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William S. Darling

Not to be confused with William Scott Darling.

William S. Darling
Born Wilhelm Sándorházi
(1882-09-14)14 September 1882
Sandorhaza, Kingdom of Hungary, Austro-Hungarian Empire
Died 15 December 1963(1963-12-15) (aged 81)
Laguna Beach, California
Occupation Art director
Years active 1921-1954

William S. Darling (14 September 1882–15 December 1934)[1] was a Hungarian-born art director who is an inductee of the American Art Directors Guild Hall of Fame.[2]

Early life

Darling was born Wilmos Bela Sándorházi (also Adalbert Sandorhazi)[3] in Sandorhaza, Austria-Hungary. He initially studied architecture because of his father's wishes, but later switched to the Budapest Academy of Fine Arts where he studied painting.[1] He continued his studies on scholarship at the Ecole des Beaux Arts in Paris, France.[2]


In 1910, Darling immigrated to New York City using the name Adalbert Sandorhazi.[3] He successfully pursued a career as a portrait artist. He changed his name from Sándorházi to Darling during World War I when his wife suggested he adopt her maiden name to avoid the foreign sound.[1] Around 1920 he moved to Southern California where he began work as an art designer on films and soon became the head of the art department at 20th Century Fox. Darling worked on 61 films between 1921 and 1954. His notable work includes the John Ford-directed films The Iron Horse (1924), Judge Priest (1934) and The Prisoner of Shark Island (1936); the Academy Award-winning film adaptation of the Noel Coward's play Cavalcade (1933); and the The Rains Came (1939) with Tyrone Power and Myrna Loy.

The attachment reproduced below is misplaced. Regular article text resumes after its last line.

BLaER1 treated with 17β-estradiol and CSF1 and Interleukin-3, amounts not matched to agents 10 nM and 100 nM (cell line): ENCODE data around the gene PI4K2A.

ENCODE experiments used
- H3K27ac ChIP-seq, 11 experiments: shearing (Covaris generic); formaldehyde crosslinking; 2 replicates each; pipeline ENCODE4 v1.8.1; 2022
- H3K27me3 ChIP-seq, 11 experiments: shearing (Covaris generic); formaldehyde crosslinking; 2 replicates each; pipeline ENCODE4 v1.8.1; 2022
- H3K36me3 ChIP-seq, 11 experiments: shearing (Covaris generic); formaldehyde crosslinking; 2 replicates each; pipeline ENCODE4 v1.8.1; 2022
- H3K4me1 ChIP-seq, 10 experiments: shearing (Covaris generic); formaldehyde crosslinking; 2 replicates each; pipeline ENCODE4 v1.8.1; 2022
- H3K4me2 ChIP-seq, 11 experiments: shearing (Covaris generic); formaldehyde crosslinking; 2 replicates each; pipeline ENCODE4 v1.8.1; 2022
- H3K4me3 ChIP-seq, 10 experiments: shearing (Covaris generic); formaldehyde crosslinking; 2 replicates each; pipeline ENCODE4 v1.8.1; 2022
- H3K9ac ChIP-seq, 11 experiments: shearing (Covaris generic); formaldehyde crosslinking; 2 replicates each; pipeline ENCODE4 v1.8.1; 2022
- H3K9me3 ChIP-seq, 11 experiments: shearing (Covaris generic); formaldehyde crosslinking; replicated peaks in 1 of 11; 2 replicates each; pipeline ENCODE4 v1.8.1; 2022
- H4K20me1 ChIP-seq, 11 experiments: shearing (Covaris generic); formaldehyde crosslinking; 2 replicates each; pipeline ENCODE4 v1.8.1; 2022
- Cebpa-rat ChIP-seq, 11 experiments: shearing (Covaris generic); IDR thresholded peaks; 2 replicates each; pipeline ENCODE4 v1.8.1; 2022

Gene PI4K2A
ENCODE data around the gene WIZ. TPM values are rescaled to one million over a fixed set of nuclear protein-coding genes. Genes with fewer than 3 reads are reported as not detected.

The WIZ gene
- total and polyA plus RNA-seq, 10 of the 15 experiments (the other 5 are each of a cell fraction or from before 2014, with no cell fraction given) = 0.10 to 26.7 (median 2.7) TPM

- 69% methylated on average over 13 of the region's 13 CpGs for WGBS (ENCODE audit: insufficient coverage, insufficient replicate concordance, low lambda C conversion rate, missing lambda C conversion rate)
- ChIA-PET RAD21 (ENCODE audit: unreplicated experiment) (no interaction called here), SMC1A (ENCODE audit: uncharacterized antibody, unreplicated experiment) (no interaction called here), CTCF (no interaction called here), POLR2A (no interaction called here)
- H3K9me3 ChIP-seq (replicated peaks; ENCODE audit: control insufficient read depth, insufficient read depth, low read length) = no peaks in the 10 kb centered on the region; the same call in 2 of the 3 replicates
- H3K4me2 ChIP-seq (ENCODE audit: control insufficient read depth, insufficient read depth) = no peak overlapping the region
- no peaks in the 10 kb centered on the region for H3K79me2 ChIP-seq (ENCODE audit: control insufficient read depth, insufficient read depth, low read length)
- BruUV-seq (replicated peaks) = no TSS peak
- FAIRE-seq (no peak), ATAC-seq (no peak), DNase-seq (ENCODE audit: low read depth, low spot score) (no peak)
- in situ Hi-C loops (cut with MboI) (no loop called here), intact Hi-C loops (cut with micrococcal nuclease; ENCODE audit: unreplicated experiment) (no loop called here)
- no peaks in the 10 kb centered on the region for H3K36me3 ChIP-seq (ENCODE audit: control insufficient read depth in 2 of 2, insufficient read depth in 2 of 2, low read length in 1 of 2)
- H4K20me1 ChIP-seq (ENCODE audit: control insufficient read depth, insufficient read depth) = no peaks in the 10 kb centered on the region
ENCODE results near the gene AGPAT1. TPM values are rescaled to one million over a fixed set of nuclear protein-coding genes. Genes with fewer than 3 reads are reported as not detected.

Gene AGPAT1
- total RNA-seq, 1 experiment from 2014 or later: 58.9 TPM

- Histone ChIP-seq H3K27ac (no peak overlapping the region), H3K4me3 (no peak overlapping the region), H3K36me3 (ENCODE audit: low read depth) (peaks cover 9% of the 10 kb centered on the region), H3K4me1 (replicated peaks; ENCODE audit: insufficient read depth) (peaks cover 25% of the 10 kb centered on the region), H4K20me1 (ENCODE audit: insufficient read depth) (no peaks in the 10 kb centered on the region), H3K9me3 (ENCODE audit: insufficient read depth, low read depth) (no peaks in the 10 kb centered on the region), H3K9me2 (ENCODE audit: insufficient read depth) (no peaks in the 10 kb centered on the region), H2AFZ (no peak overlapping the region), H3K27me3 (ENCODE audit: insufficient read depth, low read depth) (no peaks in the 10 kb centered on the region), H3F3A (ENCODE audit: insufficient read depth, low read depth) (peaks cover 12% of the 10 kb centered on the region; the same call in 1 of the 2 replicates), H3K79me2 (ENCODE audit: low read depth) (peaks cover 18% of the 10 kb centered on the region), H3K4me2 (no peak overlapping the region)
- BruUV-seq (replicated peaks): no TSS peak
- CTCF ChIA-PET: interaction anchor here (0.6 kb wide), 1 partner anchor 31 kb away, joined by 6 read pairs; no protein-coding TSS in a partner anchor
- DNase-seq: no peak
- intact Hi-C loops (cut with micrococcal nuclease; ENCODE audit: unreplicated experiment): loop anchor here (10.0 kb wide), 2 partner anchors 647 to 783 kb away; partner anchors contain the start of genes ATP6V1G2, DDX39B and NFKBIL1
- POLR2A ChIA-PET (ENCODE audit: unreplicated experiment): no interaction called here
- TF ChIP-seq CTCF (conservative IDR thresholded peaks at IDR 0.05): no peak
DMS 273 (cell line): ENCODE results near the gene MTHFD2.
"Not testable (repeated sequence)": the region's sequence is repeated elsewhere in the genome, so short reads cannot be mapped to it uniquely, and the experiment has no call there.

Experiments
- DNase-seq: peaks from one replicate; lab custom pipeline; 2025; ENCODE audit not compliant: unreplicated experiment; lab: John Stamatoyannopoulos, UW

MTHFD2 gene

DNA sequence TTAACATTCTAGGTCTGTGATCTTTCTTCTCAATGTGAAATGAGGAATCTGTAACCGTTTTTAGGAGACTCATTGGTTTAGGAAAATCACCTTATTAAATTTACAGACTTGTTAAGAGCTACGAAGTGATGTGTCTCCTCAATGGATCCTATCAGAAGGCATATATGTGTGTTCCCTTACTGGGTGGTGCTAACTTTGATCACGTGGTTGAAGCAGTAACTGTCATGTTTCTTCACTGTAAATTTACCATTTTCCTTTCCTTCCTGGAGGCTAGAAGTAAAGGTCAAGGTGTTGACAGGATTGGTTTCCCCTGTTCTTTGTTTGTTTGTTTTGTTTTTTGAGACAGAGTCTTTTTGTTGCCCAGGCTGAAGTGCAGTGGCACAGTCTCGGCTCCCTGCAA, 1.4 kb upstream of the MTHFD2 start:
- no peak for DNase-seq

Darling was nominated six times in the category Best Art Direction.[4] He won the Oscar for Cavalcade, The Song of Bernadette (1943) and Anna and the King of Siam (1946).

Darling was a fellow of the American Academy of the Fine Arts.[1] In 2012, the American Art Director's Guild inducted Darling into its Hall of Fame.[2]

Personal life

Darling was first married in Hungary and had two children, William and Imre. On February 2, 1915, he married Gwendolin Darling in New York City. They remarried on November 19, 1937 in Phoenix, Arizona. Gwendolin died in April 1955 in Palm Springs, California. In 1957, Darling married the portrait artist Marjory Adams.[1] They lived in Laguna Beach, California where he was a noted member of the art community and a life member of the Laguna Beach Art Association.[1] He died on December 15, 1963 at his home in Laguna Beach, California.[1]

Selected filmography

See also


External links

  • Internet Movie Database
  • AllRovi

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